In hindsight, this has not played out as the population had hoped. Corruption has remained rife and has embedded itself in almost all aspects of Ukrainian society. This, added with an extended economic decline and the lack of modernisation in the traditionally Soviet identifying industrial areas, has led to the population’s complete economic disenfranchisement with the Ukrainian nation. It was the potential of an increased living standard and economic situation that tied them to the state in the first place. This was a result of the primary culture revolving around ‘looking after one’s own’ and of ‘winner takes all’ persisting (Wilson, 2016, 637).
This has subsequently resulted in low level patriotism being drained out of the urban areas and thus, any government led nation building projects are seldom welcomed and acted upon. This older working class generation draw connections with their poor economic status to the ceasing of the communist system where they reaped the benefits of state welfare, stable income and employment. It is the nostalgia for those times that prevents them from positively approaching and embracing the current Ukrainian state (Polegkyi, 2015, 8). Reactionary legislation to the war with Russia, such as the banning of Russian media channels and decommunization, have been met with further alienation toward the Ukrainian state (Miller, 2017). However, patriotism does still exist for some amongst the urban working class. A large number of the soldiers fighting and many of those who have died in the Donbas, are either natives of the region or from its nearby localities, but this recent arousal of cohesive national identity has not been overwhelming in its nature (Glasnost Gone, 2018). Their identification with the Ukrainian state is less to do with government policies and more to do with defending their own towns and territory from the infringement of Russian aggression.
Due to the poor economic situation which has been compounded further due to the war and the traditionally low national consciousness, support has maintained for the Opposition Bloc, the new reincarnation of the Party of Regions (Druckman & Laroque, 2017). Whilst also corrupt themselves, they show sympathy for the middle aged and older local populations of the East, by claiming to represent their interests for greater decentralisation. They also strive to defend the regional identities against the imposition of the culturally enthused civic Ukrainian identity that Kyiv attempts to push through via the media and legislation. The Soviet identity has been maintained, as people looked toward Moscow as the model for prosperity instead of Kyiv. Their outlooks have reverted back to how they perceived themselves before independence and galvanized by nostalgia, long for the slightly improved economic times that existed during the Soviet period (Rodgers, 2012, 63).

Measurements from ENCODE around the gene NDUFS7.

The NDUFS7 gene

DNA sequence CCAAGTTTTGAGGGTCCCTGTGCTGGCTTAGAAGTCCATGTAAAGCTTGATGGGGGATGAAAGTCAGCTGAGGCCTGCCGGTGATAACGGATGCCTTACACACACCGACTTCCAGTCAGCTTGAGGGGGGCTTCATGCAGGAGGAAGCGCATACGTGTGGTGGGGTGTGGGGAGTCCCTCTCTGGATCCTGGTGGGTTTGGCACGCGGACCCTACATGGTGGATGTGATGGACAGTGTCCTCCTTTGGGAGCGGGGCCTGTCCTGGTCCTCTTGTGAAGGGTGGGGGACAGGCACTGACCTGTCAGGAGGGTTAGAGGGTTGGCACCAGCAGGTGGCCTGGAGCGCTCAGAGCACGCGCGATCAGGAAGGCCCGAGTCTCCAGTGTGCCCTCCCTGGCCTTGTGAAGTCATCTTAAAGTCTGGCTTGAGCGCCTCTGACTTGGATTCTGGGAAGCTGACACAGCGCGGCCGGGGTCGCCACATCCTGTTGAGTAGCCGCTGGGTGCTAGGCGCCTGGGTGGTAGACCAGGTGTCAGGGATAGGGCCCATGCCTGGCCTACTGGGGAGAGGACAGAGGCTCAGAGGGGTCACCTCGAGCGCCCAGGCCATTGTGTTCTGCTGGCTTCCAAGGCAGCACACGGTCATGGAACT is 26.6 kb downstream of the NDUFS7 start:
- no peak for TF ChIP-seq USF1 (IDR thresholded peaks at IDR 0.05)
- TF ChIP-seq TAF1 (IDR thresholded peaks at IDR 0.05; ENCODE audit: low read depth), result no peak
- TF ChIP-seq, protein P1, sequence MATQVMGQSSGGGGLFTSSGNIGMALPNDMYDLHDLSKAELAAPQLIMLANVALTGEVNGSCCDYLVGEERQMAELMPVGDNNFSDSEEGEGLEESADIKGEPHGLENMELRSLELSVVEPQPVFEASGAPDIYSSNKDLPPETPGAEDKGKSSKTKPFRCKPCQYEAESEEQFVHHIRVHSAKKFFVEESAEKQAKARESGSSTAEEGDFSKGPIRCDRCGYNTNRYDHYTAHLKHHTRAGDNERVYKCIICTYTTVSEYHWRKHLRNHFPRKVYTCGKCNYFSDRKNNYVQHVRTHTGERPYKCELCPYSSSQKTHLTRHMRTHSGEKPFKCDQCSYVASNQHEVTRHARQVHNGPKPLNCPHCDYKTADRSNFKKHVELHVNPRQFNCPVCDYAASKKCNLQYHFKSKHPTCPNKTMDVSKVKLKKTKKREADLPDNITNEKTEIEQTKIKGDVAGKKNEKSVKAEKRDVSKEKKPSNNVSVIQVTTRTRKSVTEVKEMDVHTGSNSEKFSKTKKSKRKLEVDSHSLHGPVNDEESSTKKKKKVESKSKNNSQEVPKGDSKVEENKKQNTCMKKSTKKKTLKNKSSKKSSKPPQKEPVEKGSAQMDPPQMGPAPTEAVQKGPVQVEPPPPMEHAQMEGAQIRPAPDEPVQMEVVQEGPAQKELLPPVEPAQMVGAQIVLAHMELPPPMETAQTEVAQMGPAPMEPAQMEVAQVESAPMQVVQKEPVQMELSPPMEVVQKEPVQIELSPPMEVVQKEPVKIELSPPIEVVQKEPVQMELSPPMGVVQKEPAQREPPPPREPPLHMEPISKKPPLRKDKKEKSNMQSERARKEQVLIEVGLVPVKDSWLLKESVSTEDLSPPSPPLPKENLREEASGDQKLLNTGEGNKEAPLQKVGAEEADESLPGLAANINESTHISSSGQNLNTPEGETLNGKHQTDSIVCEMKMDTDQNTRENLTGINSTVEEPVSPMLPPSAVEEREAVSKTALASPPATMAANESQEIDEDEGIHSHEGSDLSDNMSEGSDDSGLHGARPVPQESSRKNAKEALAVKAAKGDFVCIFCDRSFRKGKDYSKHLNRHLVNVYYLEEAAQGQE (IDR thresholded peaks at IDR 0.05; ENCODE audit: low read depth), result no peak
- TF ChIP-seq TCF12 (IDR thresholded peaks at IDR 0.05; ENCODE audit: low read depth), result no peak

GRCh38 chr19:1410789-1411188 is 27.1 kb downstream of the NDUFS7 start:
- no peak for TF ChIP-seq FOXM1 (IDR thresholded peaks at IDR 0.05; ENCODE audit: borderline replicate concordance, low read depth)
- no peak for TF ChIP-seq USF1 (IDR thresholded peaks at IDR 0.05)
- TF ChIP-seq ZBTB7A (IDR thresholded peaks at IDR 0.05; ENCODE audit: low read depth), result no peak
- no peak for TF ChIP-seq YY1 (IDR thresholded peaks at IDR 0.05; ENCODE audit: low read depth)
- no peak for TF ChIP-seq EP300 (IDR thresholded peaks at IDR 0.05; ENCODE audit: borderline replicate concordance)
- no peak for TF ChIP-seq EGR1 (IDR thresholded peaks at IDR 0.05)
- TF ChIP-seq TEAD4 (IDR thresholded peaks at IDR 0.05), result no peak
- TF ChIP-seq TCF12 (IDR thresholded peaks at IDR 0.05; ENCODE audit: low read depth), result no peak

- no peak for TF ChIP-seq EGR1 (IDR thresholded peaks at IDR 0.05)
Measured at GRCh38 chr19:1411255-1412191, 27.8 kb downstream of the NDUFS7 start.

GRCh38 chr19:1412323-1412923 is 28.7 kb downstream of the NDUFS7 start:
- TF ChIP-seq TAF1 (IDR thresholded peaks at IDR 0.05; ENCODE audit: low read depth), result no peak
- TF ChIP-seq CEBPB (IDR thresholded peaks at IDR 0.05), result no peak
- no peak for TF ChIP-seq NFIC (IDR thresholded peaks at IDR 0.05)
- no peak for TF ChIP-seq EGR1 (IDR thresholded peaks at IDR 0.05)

Essentially, those most alienated by the concepts of both the ethnocultural and civic parts of Ukrainian identity, are those working class citizens from the urbanized industrial centres of Ukraine. They maintain their association solely with their city as they see their current country’s government as having done nothing for them (Wilson, 2016, 638-639). This, combined with no association to traditional Ukrainian culture or Western liberal values, due to being the descendants of ethnic Russians who emigrated to the area for work during the Soviet period, or due to the enshrining of Soviet culture and values in an area of weak national consciousness and political engagement, has resulted in a difficult to alter identity. Compounded with corruption damaging state apparatuses and the increased attempts at the severance of ties with the entire state’s Soviet past, means there is less of a chance for this part of the population to feel closer identification with the Ukrainian state.